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How digital media killed itself

Media companies favor competing with one another over finding what they’re best at. Their employees have paid the price

January 27, 2019

11:30 AM

27 January 2019

11:30 AM

As a young digital journalist in the late 2000s, my industry peers and I often reminisced about the era we felt we’d just missed: the glamorous, fin-de-siècle age of New York media, the time of seven-figure budgets for magazine launches and outsize editorial personalities that commanded celebrity attention in New York. We were the ones scrambling to keep our jobs afloat in the aftermath of the 2008 recession.

As it turns out, we still had it pretty good.

The other evening, right after the brutal layoffs at digital publications such as BuzzFeed and HuffPost were announced, I found myself in a dive bar (of course) with a handful of the aforementioned elder millennials of digital media. ‘There should be 10 digital publishers, and now there’s 70, and we’re all fighting for the scraps,’ said one of them, a senior business development executive at a digital publisher. And none of us could say we didn’t see this coming. Given the overstaffing, gargantuan venture funding rounds, and heavily opinion-driven coverage that often didn’t bring anything new to the media landscape, it was clear that there would be a reckoning with these ‘new media’ publications.

No one had sounded the alarms. Or did they?

I now work in advertising. I left journalism for the ‘dark side’ in 2011, driven in part by concerns about the long-term stability and earning potential of my job, but also because I was starting to pick up on something new that I didn’t like. There were too many of us doing the same job. When I started reporting in 2006 on fresh new companies like Facebook and Twitter, it was a novelty beat that sometimes came across to my senior colleagues as a gimmick. Five years later, there were so many reporters covering Mark Zuckerberg’s every move that we scrambled to make our individual interpretations as original as possible to the point of hyperbole. Or we groveled for ‘exclusive’ stories that frankly had no business being in the spotlight. We got hooked on the cocaine of the media industry: clickbait.

It’s only gotten worse, and it doesn’t just plague those of us writing about technology. Yet the warning signs had been out there. There have been people talking about this long-term, and they haven’t been afraid to be loud. The short version: media companies have gotten too addicted to competing with one another rather than finding what they’re best at, and they’re willing to prop themselves up on extremely shoddy business models in order to do so.

One prescient voice has been Rafat Ali, in a previous career the head of PaidContent and now the founder of travel business media brand Skift. In a memorable ‘tweetstorm’ in 2017, Ali posted one tweet after another about the ‘contract of irrelevance’ that digital publishers had undertaken, one by one, by attempting to expand their coverage beyond their original scope to the point that the brands that had made them famous and brought them a loyal audience were completely diluted. This is what caused most of the oversaturation that led to the cuts we’re seeing today. ‘Time to focus on what matters: building loyalties, both with users and advertisers (if that’s a constituency), focus on doing the things that build revenue base, stay away from hiring diva-stars for the sake of hiring them, and focus on quality as consumers are tiring off cheap tricks,’ Ali said. That was way back in 2016.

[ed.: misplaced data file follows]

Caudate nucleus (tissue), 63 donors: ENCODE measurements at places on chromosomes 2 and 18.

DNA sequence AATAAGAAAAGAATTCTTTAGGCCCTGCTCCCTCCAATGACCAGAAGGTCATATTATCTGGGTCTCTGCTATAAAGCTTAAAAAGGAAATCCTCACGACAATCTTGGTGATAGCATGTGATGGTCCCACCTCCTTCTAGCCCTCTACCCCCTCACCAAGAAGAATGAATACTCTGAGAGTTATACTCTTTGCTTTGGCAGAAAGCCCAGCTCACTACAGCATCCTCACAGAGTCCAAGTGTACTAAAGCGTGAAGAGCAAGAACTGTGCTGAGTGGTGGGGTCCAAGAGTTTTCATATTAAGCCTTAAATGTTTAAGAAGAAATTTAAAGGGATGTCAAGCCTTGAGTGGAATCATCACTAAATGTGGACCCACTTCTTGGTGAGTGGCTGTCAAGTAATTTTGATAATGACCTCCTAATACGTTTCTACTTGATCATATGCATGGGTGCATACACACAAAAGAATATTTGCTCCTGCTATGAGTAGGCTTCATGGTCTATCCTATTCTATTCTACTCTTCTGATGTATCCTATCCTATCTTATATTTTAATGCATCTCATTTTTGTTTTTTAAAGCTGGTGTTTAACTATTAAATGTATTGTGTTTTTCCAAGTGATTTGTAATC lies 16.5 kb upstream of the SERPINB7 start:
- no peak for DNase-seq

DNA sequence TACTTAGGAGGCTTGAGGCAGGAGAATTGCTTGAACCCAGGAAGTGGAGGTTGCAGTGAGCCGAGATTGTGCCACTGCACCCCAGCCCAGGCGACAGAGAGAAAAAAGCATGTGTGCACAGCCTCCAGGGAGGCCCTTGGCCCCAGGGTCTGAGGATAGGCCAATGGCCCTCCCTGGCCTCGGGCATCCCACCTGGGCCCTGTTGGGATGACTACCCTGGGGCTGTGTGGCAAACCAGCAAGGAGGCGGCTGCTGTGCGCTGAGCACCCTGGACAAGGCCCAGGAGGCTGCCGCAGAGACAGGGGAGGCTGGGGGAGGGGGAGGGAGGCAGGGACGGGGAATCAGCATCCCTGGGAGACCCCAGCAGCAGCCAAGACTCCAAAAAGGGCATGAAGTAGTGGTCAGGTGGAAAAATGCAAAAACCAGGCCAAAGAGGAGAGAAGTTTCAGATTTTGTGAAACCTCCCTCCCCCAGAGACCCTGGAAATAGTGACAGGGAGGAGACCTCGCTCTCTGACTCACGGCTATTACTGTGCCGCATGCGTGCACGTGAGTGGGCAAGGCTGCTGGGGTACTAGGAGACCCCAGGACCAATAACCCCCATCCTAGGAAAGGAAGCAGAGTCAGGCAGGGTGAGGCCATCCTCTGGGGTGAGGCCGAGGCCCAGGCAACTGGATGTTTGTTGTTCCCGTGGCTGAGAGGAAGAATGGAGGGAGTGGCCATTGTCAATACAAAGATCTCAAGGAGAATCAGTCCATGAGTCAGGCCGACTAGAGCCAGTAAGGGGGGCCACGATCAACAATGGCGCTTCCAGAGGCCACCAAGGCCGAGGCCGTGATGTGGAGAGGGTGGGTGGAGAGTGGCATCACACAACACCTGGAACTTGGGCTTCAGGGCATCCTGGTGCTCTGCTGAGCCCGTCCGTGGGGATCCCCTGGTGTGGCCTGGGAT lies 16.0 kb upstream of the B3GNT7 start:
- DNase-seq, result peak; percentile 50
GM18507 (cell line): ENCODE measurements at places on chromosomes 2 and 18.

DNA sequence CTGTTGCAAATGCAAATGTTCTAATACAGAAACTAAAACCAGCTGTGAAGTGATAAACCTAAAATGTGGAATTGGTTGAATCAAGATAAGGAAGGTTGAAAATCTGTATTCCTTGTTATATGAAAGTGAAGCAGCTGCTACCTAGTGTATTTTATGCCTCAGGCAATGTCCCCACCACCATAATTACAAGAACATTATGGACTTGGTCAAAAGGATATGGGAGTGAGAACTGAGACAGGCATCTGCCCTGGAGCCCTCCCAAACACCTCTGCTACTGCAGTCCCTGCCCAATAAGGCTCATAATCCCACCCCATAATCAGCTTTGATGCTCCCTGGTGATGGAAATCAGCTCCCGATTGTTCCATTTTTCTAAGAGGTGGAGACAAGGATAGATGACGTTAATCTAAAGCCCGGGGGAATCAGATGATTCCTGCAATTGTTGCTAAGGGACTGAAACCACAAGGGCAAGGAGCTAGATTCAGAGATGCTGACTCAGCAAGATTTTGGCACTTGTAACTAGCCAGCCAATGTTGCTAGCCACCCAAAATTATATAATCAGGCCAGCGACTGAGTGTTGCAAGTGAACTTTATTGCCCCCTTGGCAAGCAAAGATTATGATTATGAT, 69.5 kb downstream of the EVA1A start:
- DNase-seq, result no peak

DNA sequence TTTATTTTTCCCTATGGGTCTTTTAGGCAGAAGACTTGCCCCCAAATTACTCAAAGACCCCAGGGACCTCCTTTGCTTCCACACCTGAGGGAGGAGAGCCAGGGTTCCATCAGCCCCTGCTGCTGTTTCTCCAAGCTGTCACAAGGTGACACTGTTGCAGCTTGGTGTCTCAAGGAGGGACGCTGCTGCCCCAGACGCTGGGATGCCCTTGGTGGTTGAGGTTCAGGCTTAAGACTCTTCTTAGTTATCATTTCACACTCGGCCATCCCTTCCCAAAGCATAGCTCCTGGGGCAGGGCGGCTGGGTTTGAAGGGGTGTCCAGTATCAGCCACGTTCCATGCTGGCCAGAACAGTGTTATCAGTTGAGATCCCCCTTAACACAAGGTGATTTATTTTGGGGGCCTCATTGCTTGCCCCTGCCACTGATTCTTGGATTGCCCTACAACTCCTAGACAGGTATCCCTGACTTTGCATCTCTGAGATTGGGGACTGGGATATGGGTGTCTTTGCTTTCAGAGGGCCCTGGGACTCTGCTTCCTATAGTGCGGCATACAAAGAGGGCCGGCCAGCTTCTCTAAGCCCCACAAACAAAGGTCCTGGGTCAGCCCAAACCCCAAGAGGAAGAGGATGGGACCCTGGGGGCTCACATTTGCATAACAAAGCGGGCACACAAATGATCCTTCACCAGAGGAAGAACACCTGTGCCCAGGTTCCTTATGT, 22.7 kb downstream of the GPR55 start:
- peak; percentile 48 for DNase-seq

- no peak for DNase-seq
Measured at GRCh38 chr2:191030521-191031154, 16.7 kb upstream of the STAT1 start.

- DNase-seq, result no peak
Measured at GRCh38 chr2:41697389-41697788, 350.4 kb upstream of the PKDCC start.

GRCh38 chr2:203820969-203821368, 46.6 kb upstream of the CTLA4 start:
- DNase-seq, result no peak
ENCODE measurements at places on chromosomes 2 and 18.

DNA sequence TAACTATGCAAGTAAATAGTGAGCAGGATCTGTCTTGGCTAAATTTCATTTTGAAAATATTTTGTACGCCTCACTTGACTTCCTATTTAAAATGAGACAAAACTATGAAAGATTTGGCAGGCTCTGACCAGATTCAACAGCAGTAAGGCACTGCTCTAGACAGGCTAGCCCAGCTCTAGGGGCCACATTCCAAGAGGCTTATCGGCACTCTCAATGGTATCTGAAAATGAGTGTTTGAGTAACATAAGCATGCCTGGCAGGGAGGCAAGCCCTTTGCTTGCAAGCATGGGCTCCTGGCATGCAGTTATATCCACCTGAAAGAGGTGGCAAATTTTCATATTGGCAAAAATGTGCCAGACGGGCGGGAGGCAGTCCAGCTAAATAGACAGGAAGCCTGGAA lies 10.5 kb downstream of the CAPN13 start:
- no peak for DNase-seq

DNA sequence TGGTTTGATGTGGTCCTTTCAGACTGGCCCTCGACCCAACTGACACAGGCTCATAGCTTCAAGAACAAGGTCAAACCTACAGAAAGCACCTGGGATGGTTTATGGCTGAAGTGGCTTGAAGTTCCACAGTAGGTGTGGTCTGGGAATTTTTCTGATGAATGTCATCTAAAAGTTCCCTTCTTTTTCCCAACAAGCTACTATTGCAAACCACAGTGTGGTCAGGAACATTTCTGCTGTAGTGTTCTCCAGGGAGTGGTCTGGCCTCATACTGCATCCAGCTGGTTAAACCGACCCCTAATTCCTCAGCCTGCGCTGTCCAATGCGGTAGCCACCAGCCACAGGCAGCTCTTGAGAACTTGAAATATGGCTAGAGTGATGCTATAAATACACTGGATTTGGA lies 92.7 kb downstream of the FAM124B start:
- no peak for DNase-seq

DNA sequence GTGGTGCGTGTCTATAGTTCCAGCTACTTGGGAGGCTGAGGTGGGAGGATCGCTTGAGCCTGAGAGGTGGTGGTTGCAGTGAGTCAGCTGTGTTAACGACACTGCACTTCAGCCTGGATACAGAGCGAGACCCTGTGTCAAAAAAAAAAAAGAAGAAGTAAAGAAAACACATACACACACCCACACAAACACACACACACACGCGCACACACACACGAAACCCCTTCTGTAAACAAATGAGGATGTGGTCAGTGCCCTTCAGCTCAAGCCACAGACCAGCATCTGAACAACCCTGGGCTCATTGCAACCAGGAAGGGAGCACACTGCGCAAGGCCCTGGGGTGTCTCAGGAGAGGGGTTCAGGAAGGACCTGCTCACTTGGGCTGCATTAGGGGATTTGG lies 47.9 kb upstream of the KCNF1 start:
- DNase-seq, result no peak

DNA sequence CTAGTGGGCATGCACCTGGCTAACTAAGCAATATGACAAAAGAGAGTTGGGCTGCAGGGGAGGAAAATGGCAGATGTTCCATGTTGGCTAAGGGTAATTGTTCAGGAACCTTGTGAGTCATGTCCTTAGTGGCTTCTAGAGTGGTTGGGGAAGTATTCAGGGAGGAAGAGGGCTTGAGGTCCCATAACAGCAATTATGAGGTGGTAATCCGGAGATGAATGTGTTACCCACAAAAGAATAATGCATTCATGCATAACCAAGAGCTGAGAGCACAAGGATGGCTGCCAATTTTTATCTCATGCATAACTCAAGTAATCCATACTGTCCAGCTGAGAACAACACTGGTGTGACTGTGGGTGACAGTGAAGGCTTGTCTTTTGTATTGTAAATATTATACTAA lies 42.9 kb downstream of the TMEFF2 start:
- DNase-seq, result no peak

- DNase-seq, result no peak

Meanwhile, Fox Networks Group advertising chief Joe Marchese has also been decrying bad practices in the media industry for years, whether it’s in raising the awareness (five years ago!) of how much bogus traffic and ad fraud threaten the industry or the extent to which digital platforms exaggerated their actual reach. (Disclosure: I work for the company Marchese founded, having been drawn to the role in the first place because of his insights about just how badly the media industry was screwing up.) Investing millions into social media video was a distraction at best: The audiences were questionable, the ad revenue was even more questionable, and publications were left at the whim of platforms that didn’t always have their best interests in mind.

Combine these unsustainable business practices and an obsession with getting the latest ‘woke’ millennial opinion pieces – the ultimate clickbait! – and you have doomed industry.

What’s saddest is that many of the reporters who’ve seen their jobs cut have been seasoned writers covering important subjects. Many are talented journalists and I hope they land somewhere that values and appreciates their work. It seems very unfair that they’re casualties of the fact their employers have just realized that they can’t be everything to everyone. But if there’s a lesson to be learned from this, it’s that those of us on the business side shouldn’t hesitate to tell our editorial colleagues about what we do and how we operate. This was taboo for decades, but in an era of digital disruption, it no longer stands. As a young journalist interviewing for jobs, I wouldn’t have known that I ought to consider massive rounds of venture backing, an enormous hiring spree in the name of ‘expansion,’ or a heavy reliance on viral and social traffic to be red flags. I know now.

It seems evident in hindsight that when it came to this new breed of publishers, the highs were going to be high and the lows were going to be very, very low. Being ‘digitally native,’ it turned out, didn’t mean these companies were immune from the same fates that befell their analog predecessors.


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